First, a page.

Three tenths of an inch of rain last night, quite unexpected but always happy to receive it, won’t have to irrigate today. It still doesn’t relieve the strange feeling we have around the farm this week, that odd sensation of what will happen next. I think aggravated by the drought and the intense heat there have been two events this week that make us realize that we are not exactly an island out here. The first is that our neighbor is having his land logged, clear cut he tells me. 400 acres that comprise our entire south side. Runs from the road to the river, beautiful rolling land with bluffs over the creek and big hard woods. Now we have cleared a lot of land here on the farm and turned it into growing areas, we are no strangers to a chainsaw or a bull dozer. But they were an acre or two at a time and had previously been fields, this is a huge area of what felt like untouched land. From first light to last the logging machines roar up and down the hill cutting and dragging trees to the loading zone, slowly the tree line to the south is getting lighter and thinner. Maybe it’s just the constant din of the machines but it does make us feel like we are not as alone out here as it usually seems.
The second event happened Monday up the road on our north side. Big fields of corn line the north side of the road, dry and crinkly tan as the drought has done it’s work. A transformer on the power line that runs down the road exploded or caught fire (probably due to the high electric demand from the days of heat) which ignited a fire in the dry grass on the road side, fanned by the hot wind from the southwest it blew into the parched corn field. It ran through that corn in a hurry, burning off all the leaves and the husks on the ears of corn leaving just stalks and the yellow orange ears of corn standing up right. Soon it jumped into the woods and headed towards some new houses in the next field over. The volunteer fire departments and the NC Forest Service stopped it there but it took most of the day to do so. No damage to any buildings just to the nerves of the neighborhood. I know we will feel better when the heat breaks and maybe some rains come, until then we are walking around the edges of our island and keeping an eye out for what might be coming next.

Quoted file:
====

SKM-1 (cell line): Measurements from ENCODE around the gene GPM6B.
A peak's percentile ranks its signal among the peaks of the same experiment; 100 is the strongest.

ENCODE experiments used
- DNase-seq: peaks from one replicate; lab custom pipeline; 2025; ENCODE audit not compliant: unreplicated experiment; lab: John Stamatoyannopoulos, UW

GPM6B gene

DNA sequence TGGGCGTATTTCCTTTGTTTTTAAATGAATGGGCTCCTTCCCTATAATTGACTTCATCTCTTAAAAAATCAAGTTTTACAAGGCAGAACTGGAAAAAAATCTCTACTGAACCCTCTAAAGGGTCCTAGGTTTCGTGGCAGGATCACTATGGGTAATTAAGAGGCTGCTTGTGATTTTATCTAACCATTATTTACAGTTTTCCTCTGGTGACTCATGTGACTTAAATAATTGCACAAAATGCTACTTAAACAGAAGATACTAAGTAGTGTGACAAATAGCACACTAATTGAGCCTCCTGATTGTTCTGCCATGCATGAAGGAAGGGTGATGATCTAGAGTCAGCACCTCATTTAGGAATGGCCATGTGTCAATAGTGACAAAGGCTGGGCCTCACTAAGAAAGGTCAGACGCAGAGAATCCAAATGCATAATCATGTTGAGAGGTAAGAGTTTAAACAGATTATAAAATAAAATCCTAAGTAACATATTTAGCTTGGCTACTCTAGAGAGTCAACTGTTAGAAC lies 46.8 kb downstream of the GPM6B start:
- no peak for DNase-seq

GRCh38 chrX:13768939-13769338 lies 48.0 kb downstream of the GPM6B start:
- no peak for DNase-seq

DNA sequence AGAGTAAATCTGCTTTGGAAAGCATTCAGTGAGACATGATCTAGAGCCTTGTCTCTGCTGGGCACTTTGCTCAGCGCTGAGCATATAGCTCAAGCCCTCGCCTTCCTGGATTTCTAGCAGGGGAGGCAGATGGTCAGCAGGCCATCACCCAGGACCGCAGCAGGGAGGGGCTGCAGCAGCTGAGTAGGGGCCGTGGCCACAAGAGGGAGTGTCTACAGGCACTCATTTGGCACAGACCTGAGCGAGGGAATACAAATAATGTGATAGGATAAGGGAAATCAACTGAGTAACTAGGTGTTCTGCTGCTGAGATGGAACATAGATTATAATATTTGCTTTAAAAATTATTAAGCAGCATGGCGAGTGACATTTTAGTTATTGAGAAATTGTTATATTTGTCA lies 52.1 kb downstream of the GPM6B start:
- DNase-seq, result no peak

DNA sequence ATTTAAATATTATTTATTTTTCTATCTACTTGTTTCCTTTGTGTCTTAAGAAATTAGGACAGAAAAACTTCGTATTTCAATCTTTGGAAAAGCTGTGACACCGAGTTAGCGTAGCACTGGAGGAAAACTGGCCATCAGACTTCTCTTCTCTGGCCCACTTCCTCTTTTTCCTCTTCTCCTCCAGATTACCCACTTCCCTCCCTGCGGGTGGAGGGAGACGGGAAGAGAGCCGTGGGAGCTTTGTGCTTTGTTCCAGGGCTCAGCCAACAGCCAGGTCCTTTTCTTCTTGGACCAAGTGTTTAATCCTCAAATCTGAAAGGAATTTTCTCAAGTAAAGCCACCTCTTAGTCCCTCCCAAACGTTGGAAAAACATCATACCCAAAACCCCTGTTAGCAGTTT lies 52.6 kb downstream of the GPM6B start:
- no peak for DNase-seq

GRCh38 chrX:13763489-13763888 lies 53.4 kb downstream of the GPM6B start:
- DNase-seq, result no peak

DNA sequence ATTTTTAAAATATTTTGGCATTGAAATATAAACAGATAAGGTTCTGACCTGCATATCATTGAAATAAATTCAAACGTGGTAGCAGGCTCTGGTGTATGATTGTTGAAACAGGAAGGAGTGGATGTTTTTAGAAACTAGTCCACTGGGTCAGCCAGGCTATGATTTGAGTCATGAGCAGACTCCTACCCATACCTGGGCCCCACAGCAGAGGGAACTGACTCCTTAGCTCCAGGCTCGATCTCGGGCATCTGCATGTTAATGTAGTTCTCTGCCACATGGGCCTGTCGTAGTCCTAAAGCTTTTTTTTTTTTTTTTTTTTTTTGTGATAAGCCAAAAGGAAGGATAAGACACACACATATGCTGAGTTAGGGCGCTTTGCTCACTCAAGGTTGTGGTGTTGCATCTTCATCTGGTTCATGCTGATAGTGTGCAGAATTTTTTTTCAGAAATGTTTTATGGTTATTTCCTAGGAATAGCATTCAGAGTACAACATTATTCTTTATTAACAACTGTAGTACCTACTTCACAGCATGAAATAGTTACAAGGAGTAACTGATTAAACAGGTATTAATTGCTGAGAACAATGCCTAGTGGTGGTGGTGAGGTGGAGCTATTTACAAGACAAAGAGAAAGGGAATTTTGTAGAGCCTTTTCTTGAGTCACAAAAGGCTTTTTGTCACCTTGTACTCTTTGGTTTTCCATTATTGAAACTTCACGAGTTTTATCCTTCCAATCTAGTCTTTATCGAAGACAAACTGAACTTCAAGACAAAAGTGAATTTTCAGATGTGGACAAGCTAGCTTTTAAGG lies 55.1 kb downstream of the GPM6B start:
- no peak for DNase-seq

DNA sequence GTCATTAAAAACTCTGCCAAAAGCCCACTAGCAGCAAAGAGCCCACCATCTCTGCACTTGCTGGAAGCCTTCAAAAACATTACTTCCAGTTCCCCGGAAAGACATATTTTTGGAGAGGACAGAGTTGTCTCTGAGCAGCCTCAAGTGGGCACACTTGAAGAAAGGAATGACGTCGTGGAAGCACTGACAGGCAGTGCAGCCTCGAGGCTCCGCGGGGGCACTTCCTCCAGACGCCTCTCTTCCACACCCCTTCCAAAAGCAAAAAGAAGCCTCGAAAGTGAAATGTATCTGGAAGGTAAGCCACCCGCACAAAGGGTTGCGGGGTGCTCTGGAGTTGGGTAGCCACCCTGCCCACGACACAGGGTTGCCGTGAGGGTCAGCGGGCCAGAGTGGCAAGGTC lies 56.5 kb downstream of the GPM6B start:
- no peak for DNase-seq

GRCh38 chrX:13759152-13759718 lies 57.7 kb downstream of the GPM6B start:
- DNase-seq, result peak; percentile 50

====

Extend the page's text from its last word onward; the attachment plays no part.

Picture of the Week
Burned over corn, just stalks and bare ears
We are in the middle of an interesting week beginning with getting the place ready for multiple groups of visitors. It is hard to make the Kalahari desert look vibrant when everything is brown except for the small patches we are irrigating. But we mowed what needed it and picked up and tidied around the buildings making mental notes that we should never have tours in September when we are just about to close for the season, oh well. The best looking thing we have are the cowpeas we planted as a cover crop and which, in a normal year, should have been mowed down by now but have struggled to get this far, at least they are a rich green. Saturday was a long but fun day. The Southern Foodways Alliance was in town for what they call one of their field camps. A group dedicated to the preservation of southern culture(s), from arts and crafts to music and writing but all sort of surrounded by the foods of the south. People from all over the country were here, you may have noticed them touring the market on Saturday. We hosted them here at the farm Saturday afternoon where we talked about small scale farming, the market in this area and tasted tomatoes. They didn’t realize what a miracle it was for us to have the wealth of tomatoes we have had this late in the season, this season in particular! We then headed into town for a large dinner with the whole group, having been awake since 1:00 a.m. we decided to head home at 10:30 instead of following the group down the road to sample the local taco truck, it was a sound idea.
Yesterday we had a group out from NC State which included two Uruguayans who are doing research in their country on organic farming. Through an excellent interpreter we walked all around and showed them how we did it here. Discussions about soil fertility, rotations, cover crops, etc. They were also very interested in how we used the turkeys, integrated with the crop production, too bad we didn’t have any turkeys to show them this time around. This coming Saturday after market, again, there will be a film crew here from Gourmet Magazine shooting some of our crops (up close I hope) for their TV show “The Diary of a Foodie” which is on PBS, here on Saturday afternoons. They are working on a piece with Andrea Ruesing at Lantern Restaurant, who knew when we all agreed to do this that we would be in the middle of an historic drought. At least it will be cooler and they always tell me they can do miracles with the camera and editing!
Picture of the Week
This is our creek, a good sized stream, dry for two months now, our house is 100′ to the left